The conspirators also learned that some New Jersey state and local government and education employees, including teachers, firefighters and state troopers, had insurance coverage for these particular medications, Carpenito said.
An entity referred to in court documents as the “Pharmacy Benefits Administrator” provided pharmacy benefit management services for the State Health Benefits Program, which covers qualified state and local government employees, retirees and eligible dependents, and the School Employees’ Health Benefits Program, which covers qualified local education employees, retirees and eligible dependents, Carpenito said.
Given that McAllister and Wildman were employees of the state’s public education system, they had access to and recruited others in the system to participate in the scheme, Carpenito said.
CAMDEN — A status conference for the five South Jersey co-defendants who have pleaded not gu…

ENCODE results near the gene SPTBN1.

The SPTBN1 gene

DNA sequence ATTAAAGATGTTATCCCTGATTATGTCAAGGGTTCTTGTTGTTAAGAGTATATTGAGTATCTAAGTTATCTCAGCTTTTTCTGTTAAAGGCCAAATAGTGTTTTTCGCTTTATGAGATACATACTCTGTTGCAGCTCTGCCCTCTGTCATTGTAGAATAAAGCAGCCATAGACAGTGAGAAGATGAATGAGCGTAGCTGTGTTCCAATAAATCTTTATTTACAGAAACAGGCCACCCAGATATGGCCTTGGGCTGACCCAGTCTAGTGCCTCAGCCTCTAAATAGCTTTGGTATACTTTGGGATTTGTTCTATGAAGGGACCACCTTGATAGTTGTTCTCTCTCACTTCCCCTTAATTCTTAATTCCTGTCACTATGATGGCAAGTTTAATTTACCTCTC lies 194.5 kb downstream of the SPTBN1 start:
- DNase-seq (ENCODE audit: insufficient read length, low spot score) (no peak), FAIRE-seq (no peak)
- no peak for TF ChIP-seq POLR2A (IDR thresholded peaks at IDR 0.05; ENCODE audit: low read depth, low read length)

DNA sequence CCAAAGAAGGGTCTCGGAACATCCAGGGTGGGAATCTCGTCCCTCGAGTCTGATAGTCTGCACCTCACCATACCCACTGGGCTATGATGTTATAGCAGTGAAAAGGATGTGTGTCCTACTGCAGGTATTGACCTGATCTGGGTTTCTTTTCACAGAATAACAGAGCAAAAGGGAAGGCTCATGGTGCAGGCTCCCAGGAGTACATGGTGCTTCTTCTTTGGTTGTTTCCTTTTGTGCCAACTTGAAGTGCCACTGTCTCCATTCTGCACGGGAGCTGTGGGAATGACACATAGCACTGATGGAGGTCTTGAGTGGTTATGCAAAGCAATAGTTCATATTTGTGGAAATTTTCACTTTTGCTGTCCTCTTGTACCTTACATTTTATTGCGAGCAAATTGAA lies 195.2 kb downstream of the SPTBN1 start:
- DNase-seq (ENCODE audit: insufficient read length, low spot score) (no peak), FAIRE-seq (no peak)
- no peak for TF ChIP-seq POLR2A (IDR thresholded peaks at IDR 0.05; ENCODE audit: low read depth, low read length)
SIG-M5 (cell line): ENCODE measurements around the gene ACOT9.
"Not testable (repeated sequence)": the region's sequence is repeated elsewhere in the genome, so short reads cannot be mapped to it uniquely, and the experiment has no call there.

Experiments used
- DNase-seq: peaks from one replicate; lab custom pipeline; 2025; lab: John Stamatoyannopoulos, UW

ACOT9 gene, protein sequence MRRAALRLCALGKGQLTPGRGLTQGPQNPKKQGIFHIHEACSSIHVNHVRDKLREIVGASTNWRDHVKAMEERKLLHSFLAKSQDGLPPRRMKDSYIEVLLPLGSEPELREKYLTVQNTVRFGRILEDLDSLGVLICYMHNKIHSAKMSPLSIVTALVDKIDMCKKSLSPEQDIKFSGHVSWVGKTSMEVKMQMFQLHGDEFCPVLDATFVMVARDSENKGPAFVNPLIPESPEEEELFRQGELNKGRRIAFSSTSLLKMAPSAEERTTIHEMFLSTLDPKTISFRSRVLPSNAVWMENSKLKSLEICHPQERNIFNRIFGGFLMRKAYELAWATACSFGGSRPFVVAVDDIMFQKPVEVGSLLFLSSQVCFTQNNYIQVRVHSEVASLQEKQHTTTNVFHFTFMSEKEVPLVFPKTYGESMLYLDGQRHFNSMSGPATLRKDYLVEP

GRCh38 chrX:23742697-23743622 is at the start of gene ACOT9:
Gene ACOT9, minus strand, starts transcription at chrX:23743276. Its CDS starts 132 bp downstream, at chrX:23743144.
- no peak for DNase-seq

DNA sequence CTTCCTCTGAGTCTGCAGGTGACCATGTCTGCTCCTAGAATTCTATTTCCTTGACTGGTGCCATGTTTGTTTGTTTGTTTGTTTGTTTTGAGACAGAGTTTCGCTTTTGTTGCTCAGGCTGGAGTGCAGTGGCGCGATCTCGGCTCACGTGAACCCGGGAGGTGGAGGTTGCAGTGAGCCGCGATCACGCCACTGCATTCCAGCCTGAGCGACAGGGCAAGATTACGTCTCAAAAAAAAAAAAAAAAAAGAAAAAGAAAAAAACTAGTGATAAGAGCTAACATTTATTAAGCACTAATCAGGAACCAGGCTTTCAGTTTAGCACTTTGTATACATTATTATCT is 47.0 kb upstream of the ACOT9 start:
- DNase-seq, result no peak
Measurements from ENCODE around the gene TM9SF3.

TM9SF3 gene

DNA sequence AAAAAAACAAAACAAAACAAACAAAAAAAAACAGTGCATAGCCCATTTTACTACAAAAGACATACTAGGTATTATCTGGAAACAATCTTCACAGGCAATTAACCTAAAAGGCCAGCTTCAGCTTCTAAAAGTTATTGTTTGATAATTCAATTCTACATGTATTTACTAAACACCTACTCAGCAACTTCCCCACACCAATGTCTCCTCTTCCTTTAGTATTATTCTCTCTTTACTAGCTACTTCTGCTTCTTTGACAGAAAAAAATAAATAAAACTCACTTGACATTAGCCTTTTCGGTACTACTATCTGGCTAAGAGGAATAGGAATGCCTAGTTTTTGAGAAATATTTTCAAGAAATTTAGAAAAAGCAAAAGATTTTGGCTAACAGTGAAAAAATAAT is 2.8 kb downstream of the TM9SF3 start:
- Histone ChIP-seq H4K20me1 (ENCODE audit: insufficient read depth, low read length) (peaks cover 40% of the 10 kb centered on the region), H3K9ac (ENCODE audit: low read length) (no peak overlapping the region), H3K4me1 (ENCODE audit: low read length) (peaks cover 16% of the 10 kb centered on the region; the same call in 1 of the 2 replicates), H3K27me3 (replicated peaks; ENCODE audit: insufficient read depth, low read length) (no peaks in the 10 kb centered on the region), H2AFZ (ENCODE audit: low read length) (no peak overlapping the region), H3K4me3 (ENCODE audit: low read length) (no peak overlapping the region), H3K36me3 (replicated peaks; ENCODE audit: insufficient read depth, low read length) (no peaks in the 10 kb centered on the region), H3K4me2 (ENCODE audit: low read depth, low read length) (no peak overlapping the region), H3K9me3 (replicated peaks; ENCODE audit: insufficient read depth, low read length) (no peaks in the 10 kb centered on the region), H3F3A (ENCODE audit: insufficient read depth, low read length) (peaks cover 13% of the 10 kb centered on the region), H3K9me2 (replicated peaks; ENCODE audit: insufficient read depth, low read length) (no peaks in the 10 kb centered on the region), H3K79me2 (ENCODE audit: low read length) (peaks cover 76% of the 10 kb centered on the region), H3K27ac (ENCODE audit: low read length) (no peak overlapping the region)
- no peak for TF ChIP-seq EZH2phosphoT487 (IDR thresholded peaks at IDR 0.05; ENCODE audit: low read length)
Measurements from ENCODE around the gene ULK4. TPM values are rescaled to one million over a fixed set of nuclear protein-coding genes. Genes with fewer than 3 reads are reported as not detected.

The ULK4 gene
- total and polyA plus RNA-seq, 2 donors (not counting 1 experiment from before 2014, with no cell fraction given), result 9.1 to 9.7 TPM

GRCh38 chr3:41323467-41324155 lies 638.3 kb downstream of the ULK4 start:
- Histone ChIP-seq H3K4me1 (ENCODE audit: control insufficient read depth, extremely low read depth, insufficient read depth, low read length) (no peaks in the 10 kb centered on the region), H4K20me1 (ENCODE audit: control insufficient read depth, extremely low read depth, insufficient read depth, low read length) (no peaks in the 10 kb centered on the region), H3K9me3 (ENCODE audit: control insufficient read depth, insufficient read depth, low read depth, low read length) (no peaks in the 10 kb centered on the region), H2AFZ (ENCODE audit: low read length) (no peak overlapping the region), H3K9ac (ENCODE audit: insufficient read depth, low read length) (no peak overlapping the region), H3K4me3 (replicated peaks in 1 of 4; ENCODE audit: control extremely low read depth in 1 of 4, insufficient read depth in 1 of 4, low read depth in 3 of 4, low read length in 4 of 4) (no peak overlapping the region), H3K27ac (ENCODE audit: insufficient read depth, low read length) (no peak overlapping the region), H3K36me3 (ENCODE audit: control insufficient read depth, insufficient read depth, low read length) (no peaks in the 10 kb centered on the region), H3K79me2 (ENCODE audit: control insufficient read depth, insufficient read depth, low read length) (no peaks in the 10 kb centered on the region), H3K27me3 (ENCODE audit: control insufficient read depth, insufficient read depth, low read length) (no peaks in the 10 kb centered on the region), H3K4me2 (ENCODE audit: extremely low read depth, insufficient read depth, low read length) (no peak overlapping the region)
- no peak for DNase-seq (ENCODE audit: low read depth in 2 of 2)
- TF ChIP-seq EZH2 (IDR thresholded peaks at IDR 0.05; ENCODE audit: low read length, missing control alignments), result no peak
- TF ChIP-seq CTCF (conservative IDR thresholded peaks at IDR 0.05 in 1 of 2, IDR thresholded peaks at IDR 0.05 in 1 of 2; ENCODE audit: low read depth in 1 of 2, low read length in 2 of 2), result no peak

The prescriptions were faxed to Central Rexall, which filled the prescriptions and billed the Pharmacy Benefits Administrator, Carpenito said.
In return for the obtaining the prescriptions, the pharmacy paid certain conspirators a percentage of each prescription filled and paid by the Pharmacy Benefits Administrator, which was then distributed to McAllister, Wildman and other members of the conspiracy, Carpenito said.
The conspiracy resulted in more than $50 million in fraudulent insurance claims for compounded medications that were not medically necessary, including more than $3.4 million for prescriptions submitted by McAllister and his cohorts and more than $4.8 million for prescriptions submitted by Wildman and his cohorts, Carpenito said.